The Monterey Bay National Marine Sanctuary is a natures lover's 'must see', and I found a sea kayak to be a relaxing, quiet and effective method of transportation. As the second largest protected marine area in the world, over 25 rare and endangered species make the bay their home.
The rental shop recommended a morning tour of the bay since the winds tend to pick up in the afternoon and can make paddling a challenge when heading back to the beach. Taking their advice, I was up early and on the water before 8AM, which was easy since the outfitter was literally steps from my hotel. At that time of the day, I had the Bay to myself; actually, while I was the only person on the water, I was anything but alone. Sea lions basked on rocks all along the shore, gulls drifted lazily on the morning breezes and rested on the water, and sea otters hunted for abilone for breakfast.
I paddled along the bay toward the open water and past Cannery Row and the aquarium. The sea lions were waking up now and several slid into the water to hunt breakfast as well. Every now and then one would appear near my boat, curious, maybe to say good morning. Regardless of their intent, they made my morning.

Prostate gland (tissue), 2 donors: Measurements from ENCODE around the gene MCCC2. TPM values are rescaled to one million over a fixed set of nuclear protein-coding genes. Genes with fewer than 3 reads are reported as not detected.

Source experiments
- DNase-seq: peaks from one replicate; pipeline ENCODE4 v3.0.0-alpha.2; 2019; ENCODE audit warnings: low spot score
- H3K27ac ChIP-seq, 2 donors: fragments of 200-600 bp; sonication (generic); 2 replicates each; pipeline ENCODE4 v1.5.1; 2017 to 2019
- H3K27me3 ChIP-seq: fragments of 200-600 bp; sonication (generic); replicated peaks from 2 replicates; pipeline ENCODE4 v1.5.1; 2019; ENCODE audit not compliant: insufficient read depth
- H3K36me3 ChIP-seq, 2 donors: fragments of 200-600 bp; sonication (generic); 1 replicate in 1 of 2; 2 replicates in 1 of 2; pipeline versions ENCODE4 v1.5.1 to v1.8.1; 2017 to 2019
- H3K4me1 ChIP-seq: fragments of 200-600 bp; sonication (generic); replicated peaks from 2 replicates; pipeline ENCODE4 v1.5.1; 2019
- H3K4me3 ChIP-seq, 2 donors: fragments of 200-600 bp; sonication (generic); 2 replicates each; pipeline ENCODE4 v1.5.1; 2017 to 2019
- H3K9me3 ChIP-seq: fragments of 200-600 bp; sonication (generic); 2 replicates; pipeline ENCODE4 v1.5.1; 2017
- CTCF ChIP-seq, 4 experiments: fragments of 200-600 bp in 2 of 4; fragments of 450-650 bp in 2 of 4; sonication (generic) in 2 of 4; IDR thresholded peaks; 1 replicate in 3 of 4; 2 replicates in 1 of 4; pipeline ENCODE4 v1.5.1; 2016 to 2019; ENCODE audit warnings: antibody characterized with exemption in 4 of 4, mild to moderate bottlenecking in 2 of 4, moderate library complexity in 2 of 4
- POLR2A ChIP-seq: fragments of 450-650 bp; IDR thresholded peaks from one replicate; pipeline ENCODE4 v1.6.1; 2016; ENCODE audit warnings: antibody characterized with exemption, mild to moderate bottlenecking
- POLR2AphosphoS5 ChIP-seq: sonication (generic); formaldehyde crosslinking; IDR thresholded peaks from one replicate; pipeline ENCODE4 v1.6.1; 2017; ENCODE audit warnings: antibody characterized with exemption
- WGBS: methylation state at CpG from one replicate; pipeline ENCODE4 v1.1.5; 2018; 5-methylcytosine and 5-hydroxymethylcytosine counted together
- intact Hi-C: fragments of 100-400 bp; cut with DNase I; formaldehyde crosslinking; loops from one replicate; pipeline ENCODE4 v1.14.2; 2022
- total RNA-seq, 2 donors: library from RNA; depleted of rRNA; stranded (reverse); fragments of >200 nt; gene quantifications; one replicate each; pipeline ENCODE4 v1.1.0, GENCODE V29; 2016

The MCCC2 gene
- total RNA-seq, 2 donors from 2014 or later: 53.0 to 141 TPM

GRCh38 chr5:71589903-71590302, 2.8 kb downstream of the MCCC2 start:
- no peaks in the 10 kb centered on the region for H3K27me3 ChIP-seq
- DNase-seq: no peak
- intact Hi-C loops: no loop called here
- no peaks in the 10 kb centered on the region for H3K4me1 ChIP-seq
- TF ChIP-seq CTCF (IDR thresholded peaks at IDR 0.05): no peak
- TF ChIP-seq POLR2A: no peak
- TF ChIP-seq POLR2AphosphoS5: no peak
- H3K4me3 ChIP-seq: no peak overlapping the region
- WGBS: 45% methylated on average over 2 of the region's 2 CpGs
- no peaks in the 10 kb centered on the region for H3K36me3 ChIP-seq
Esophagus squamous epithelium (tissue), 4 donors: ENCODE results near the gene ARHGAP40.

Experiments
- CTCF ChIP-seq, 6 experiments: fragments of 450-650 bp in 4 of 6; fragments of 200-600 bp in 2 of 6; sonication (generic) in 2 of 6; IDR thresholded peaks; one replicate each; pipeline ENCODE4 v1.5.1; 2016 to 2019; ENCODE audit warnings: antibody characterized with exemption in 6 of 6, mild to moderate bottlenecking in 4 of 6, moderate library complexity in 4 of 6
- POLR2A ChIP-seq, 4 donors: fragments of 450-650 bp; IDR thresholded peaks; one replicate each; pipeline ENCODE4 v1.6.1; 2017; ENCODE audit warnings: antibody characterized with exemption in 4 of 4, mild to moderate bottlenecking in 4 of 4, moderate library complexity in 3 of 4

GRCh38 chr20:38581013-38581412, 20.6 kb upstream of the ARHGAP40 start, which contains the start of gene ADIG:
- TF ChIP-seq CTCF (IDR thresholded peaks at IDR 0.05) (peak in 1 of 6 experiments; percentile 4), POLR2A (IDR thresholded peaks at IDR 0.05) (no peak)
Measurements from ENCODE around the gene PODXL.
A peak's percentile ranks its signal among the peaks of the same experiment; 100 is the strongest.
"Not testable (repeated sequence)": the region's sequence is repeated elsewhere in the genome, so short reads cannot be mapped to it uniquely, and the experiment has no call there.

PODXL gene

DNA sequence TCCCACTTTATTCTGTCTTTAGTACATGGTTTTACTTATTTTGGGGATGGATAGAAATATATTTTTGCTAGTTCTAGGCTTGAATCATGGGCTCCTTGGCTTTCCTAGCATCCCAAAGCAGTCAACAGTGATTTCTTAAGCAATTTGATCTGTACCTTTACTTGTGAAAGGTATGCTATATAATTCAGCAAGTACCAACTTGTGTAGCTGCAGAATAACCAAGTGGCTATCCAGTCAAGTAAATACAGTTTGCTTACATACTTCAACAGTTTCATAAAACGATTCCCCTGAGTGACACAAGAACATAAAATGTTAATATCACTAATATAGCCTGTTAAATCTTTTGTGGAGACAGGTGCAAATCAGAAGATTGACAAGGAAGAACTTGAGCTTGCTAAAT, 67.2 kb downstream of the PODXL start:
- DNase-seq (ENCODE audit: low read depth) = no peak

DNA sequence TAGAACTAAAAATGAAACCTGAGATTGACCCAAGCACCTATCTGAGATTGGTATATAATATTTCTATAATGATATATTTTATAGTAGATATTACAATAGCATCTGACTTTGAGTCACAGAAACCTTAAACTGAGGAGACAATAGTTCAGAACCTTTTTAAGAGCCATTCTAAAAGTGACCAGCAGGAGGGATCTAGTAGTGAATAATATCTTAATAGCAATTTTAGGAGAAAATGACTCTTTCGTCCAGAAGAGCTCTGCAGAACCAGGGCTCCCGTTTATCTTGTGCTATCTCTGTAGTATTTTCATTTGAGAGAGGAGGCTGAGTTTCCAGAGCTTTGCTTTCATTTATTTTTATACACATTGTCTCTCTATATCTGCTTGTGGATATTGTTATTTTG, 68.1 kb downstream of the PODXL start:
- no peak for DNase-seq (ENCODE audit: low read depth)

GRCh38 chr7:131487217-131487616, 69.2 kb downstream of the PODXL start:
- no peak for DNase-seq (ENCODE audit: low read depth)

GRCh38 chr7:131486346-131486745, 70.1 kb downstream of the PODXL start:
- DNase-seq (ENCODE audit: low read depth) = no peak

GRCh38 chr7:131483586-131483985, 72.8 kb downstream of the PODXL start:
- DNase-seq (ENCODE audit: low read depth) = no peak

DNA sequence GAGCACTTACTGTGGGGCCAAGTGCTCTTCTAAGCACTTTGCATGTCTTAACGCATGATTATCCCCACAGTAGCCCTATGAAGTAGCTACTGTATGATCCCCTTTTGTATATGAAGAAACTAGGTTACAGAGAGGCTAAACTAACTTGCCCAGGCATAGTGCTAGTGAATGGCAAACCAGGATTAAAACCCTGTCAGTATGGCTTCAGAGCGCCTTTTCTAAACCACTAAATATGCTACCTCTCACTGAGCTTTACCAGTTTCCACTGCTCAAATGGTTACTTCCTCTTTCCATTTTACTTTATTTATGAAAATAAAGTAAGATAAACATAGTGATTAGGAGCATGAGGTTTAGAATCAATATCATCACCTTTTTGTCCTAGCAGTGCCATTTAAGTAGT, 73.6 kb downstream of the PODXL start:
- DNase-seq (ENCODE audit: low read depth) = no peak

Since the primary reason for a marine sanctuary is to protect the life in it, kayakers are prohibited from getting too close to the animals. But no rules prevent curious animals from coming up to kayaks for a closer look. As I paddled toward the breakwater that is home to hundreds of sea lions and harbor seals, a group of five or six decided they wanted to have a little fun. They swam towards me and then submerged, only to surface moments later all around me. I only counted four and was wondering where the others were just as they answered my question by leaping out of the water right off the bow of my kayak and startling me out of my wits.
After several hours on the water with my new friends, I decided to head back to shore tired, hungry and thrilled with my morning's adventure.